Compensation of employees showed underspending in the first four months (April – July) followed by an over expenditure in August and September, due to the paying out of incentives to employees. Between October and December there was underexpenditure, but this slowly decreased, due to the finalising of the DoT restructuring and the lifting of the moratorium on filling of posts. By the end of the 3rd quarter the DoT had underspent by 6.4% of the budget. The DoT expected the percentage of under expenditure to drop by the end of March, but there would still be savings.

In respect of goods and services, there were high levels of underexpenditure throughout the year, except for the months of October and December. The underspending reflected 28.7% of the budget by the end of December. The DoT believed that this level of underexpenditure would drop significantly before the end of the financial year.

The major reasons for this high level included underspending on office accommodation. The national Household Travel Survey was only committed in February 2012. There were delays in the establishment of the Rail Policy, the Rail Act and the Rail Economic Regulator. The programme S’Hamba Sonke had started late. There were outstanding claims from foreign offices and a delay in the establishment of the Aviation Safety Investigation Board. Late claims had been submitted for Oil Pollution and Watch Keeping Services contracts. There were also delays in the Taxi Recapitalisation 2020 Strategy, the upgrade of the National Land Transport System and the review of the Bus Rapid Transport (BRT) system.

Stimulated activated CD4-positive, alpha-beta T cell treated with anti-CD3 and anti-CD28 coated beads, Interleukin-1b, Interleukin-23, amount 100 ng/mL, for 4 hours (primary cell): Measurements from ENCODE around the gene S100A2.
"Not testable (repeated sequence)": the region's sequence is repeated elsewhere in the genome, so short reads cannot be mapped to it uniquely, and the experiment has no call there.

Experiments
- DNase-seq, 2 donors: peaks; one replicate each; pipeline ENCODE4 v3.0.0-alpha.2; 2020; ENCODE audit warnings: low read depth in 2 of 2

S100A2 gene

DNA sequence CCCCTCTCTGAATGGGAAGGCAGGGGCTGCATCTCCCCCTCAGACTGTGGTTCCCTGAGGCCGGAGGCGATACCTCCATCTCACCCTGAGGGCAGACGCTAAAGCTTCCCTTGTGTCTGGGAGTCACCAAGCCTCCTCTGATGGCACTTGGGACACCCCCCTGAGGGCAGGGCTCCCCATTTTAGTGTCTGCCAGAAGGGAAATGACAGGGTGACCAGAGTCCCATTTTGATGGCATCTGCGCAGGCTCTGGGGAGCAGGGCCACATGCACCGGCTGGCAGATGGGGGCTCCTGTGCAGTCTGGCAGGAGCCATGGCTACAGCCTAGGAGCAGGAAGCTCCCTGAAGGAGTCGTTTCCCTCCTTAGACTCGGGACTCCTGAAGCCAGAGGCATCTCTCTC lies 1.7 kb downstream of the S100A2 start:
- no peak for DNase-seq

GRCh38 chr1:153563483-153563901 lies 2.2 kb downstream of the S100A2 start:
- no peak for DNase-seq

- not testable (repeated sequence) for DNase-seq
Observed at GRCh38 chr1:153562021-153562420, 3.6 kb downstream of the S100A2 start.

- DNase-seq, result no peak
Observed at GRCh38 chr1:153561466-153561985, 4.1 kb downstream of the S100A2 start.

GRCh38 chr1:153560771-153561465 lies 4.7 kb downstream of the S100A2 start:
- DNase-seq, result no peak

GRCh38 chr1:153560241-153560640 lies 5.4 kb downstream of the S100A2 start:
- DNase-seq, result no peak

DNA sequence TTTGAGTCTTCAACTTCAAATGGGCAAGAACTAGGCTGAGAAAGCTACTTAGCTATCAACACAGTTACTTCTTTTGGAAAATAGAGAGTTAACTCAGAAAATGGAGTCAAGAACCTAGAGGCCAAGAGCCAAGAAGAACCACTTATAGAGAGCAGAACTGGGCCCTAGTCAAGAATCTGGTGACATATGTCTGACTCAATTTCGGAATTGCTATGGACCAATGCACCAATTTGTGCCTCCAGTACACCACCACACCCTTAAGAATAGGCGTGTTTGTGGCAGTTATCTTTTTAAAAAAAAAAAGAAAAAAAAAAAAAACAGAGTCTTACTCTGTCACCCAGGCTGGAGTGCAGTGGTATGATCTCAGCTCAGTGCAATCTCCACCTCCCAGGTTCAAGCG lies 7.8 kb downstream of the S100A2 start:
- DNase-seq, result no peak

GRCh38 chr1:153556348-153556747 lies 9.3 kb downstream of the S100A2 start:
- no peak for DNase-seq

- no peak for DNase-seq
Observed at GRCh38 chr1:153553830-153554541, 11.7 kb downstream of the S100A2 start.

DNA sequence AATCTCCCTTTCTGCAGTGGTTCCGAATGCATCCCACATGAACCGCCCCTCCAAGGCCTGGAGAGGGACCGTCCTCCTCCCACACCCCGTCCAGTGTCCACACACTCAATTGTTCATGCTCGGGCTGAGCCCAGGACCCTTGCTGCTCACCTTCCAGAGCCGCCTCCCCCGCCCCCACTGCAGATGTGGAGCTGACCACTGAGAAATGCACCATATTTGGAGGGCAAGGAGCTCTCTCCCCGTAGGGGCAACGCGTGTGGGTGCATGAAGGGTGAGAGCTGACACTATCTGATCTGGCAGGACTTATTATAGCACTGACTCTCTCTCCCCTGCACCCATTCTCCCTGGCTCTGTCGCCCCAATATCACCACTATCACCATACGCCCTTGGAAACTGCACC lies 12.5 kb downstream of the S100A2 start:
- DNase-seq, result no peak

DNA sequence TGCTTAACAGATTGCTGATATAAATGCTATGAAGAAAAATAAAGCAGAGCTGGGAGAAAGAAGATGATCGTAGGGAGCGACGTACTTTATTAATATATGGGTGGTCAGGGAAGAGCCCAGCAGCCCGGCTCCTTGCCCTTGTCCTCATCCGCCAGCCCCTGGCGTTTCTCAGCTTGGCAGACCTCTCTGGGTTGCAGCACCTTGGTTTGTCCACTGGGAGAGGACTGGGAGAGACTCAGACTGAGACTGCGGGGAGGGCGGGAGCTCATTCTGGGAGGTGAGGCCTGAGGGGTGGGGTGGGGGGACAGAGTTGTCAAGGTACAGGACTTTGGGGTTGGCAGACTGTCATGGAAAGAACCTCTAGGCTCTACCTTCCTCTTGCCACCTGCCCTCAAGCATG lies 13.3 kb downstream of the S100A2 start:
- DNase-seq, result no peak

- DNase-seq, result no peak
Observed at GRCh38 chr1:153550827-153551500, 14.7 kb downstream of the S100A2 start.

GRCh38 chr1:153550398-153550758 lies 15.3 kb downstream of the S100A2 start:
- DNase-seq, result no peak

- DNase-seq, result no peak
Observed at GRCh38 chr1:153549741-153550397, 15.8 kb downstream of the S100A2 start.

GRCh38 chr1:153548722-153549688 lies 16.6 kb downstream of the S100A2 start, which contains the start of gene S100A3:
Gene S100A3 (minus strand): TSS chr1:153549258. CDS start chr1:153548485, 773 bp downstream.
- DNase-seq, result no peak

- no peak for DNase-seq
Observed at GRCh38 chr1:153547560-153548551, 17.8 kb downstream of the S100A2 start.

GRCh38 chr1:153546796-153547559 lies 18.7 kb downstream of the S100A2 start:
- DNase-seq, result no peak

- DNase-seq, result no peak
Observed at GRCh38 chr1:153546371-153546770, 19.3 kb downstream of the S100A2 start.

For conditional grant transfers, Mr Pretorius noted that underspending in April resulted from a delayed payment of the Public Transport Operations Grant. The September underspend resulted from a delayed payment of the Rural Grant. The reason was that the various metros were trying to pool the grant to develop a Road Asset Management system, but National Treasury did not approve of this. Consultation between the City of Cape Town, the DoT and the National Treasury resulted in delayed payments of the Public Transport Infrastructure and Systems Grant in December. The funds were to be shifted over to Johannesburg. Johannesburg, however, obtained approval for a rollover and therefore no longer required the funds. The DoT was in consultation with the City of Cape Town to determine if the remaining grant should be stopped.